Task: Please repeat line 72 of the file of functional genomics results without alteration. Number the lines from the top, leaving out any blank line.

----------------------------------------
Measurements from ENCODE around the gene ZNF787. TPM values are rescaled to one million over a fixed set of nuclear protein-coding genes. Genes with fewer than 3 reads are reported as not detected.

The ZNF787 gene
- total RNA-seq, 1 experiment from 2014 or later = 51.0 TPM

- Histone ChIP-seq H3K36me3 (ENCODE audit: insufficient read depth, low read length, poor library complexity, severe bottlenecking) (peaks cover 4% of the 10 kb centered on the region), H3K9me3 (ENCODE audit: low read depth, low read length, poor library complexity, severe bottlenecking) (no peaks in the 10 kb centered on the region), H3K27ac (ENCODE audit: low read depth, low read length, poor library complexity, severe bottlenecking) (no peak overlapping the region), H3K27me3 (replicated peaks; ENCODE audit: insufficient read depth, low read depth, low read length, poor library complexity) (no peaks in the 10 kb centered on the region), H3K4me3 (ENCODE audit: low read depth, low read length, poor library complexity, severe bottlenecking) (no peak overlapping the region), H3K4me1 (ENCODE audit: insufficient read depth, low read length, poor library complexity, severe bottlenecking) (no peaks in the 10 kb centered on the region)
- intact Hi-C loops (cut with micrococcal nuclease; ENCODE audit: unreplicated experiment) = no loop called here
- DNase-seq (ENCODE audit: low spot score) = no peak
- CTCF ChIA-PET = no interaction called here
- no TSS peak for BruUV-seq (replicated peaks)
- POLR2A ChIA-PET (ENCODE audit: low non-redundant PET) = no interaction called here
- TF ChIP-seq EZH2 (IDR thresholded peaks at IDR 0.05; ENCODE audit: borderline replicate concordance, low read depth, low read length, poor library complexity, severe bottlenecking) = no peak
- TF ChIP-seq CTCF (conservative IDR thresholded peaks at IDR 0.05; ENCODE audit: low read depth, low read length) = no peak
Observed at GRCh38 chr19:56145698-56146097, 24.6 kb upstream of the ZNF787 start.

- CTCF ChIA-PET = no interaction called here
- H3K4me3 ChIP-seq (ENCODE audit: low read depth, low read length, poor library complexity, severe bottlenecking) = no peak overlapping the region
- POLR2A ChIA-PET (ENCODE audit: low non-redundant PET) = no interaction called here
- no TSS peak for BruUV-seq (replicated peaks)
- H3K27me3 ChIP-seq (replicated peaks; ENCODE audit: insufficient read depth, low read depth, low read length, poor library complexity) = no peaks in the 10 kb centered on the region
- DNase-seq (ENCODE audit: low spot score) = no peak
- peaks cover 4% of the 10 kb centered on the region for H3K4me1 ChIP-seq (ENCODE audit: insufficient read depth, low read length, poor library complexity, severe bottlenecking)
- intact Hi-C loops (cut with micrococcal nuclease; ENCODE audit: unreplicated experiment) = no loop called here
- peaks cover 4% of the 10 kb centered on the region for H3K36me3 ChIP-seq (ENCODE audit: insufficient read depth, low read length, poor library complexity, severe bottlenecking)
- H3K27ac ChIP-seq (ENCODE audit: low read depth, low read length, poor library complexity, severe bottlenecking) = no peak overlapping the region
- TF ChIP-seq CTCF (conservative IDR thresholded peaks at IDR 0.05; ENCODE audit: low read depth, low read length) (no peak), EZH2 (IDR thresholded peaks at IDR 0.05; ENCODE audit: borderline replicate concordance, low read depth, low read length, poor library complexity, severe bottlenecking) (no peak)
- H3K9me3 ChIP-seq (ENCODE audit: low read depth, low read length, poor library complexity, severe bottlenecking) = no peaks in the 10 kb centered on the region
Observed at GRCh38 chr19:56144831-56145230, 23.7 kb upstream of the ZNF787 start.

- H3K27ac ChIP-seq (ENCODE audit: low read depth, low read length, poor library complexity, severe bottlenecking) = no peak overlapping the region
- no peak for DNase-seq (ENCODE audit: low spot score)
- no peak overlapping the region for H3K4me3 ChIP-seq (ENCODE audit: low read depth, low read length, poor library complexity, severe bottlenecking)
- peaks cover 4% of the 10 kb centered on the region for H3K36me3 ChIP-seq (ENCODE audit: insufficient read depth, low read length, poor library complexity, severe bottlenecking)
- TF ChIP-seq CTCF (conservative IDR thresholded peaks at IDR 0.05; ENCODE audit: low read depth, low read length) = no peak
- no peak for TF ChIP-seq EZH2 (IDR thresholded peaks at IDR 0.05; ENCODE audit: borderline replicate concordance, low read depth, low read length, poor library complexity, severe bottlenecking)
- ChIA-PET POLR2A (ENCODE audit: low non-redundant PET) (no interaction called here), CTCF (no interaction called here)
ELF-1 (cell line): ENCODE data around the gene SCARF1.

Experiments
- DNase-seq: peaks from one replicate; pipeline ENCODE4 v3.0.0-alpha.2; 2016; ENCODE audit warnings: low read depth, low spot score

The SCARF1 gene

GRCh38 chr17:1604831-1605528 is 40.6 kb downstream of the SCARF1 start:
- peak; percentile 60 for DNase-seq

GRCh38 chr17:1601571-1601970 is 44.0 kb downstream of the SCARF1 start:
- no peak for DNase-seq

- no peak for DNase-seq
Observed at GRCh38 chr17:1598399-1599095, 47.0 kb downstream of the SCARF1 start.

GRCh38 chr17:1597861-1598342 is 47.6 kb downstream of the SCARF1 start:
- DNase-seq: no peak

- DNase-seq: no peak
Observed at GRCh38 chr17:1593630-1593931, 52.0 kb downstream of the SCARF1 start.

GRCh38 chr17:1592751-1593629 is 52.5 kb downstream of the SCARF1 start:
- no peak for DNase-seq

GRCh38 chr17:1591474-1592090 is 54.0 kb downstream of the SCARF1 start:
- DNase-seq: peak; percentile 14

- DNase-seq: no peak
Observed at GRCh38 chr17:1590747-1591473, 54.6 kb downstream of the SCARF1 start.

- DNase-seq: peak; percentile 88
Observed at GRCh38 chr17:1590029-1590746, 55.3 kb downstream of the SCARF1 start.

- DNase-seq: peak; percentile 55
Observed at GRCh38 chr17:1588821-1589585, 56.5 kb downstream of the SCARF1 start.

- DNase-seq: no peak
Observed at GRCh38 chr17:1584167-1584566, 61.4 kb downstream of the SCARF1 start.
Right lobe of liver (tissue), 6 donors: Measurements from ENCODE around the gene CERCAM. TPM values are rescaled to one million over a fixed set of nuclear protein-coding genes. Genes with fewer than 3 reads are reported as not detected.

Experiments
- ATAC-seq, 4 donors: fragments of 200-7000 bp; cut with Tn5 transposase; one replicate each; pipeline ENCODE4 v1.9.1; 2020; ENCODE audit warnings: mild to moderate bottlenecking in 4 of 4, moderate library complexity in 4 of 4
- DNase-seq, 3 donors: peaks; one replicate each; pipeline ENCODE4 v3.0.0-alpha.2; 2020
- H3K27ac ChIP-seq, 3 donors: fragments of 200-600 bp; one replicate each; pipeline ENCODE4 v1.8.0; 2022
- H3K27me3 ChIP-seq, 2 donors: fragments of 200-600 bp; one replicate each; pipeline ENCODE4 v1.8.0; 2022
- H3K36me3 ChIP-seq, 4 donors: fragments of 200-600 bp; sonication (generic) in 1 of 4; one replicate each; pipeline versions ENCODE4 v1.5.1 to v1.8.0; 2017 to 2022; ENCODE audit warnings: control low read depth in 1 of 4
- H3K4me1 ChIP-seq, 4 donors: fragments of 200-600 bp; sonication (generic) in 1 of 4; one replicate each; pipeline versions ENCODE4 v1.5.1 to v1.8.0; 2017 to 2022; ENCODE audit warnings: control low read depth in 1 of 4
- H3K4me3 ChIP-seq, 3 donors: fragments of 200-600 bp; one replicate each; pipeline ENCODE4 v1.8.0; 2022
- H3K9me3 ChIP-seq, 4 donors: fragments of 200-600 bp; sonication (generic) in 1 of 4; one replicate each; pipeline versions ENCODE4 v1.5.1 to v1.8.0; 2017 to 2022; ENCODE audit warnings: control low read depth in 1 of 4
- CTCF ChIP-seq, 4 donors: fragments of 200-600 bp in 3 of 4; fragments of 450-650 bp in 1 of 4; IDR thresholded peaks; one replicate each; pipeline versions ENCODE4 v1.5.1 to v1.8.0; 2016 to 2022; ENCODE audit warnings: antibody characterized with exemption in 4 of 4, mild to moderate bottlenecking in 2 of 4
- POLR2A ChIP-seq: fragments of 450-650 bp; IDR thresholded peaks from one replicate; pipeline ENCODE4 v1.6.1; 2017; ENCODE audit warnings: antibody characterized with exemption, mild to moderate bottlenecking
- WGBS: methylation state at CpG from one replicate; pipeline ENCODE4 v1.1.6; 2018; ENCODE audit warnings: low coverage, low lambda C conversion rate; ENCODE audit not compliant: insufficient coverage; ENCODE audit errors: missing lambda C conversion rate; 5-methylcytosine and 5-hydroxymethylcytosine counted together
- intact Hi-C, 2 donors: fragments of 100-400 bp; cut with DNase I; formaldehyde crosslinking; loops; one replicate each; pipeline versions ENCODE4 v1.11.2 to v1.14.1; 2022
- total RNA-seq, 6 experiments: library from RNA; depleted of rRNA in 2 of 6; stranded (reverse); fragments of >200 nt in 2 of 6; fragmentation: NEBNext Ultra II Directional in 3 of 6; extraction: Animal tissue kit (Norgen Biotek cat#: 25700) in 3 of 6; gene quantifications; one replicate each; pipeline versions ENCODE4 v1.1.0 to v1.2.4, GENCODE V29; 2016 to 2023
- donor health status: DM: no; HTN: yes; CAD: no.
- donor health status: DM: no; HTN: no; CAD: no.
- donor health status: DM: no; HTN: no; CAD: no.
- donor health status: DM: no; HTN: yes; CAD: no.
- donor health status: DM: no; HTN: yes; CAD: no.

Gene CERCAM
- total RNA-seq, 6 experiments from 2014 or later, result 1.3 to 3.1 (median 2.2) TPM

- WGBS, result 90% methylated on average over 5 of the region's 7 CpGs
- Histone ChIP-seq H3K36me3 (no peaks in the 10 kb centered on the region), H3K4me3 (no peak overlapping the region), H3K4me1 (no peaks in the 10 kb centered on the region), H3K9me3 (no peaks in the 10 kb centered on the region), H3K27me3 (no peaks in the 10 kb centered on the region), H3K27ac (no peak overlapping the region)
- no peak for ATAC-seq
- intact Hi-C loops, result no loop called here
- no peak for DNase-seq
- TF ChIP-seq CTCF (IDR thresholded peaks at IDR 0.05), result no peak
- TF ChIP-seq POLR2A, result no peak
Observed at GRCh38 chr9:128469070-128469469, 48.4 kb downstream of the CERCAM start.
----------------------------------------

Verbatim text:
- intact Hi-C, 2 donors: fragments of 100-400 bp; cut with DNase I; formaldehyde crosslinking; loops; one replicate each; pipeline versions ENCODE4 v1.11.2 to v1.14.1; 2022